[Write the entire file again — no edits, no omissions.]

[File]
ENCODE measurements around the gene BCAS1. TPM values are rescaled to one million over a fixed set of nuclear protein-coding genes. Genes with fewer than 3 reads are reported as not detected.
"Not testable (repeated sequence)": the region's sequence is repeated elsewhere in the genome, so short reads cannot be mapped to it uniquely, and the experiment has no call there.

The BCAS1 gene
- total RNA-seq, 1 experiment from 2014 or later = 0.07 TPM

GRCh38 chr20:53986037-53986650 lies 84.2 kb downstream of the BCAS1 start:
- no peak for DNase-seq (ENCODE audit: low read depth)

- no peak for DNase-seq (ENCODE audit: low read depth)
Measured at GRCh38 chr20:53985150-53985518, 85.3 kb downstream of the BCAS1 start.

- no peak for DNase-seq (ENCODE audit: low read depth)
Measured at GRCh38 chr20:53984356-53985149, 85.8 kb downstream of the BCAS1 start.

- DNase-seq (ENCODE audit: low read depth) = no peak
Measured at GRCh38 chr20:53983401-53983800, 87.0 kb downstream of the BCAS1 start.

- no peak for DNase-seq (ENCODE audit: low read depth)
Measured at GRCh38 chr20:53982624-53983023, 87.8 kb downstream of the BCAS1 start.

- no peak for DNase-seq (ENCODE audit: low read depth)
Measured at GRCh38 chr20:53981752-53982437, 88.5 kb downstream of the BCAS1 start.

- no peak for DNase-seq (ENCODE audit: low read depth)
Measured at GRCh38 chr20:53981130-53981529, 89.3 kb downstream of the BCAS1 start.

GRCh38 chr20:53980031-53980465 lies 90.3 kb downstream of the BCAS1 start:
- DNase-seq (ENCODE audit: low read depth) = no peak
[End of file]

ENCODE measurements around the gene BCAS1. TPM values are rescaled to one million over a fixed set of nuclear protein-coding genes. Genes with fewer than 3 reads are reported as not detected.
"Not testable (repeated sequence)": the region's sequence is repeated elsewhere in the genome, so short reads cannot be mapped to it uniquely, and the experiment has no call there.

The BCAS1 gene
- total RNA-seq, 1 experiment from 2014 or later = 0.07 TPM

GRCh38 chr20:53986037-53986650 lies 84.2 kb downstream of the BCAS1 start:
- no peak for DNase-seq (ENCODE audit: low read depth)

- no peak for DNase-seq (ENCODE audit: low read depth)
Measured at GRCh38 chr20:53985150-53985518, 85.3 kb downstream of the BCAS1 start.

- no peak for DNase-seq (ENCODE audit: low read depth)
Measured at GRCh38 chr20:53984356-53985149, 85.8 kb downstream of the BCAS1 start.

- DNase-seq (ENCODE audit: low read depth) = no peak
Measured at GRCh38 chr20:53983401-53983800, 87.0 kb downstream of the BCAS1 start.

- no peak for DNase-seq (ENCODE audit: low read depth)
Measured at GRCh38 chr20:53982624-53983023, 87.8 kb downstream of the BCAS1 start.

- no peak for DNase-seq (ENCODE audit: low read depth)
Measured at GRCh38 chr20:53981752-53982437, 88.5 kb downstream of the BCAS1 start.

- no peak for DNase-seq (ENCODE audit: low read depth)
Measured at GRCh38 chr20:53981130-53981529, 89.3 kb downstream of the BCAS1 start.

GRCh38 chr20:53980031-53980465 lies 90.3 kb downstream of the BCAS1 start:
- DNase-seq (ENCODE audit: low read depth) = no peak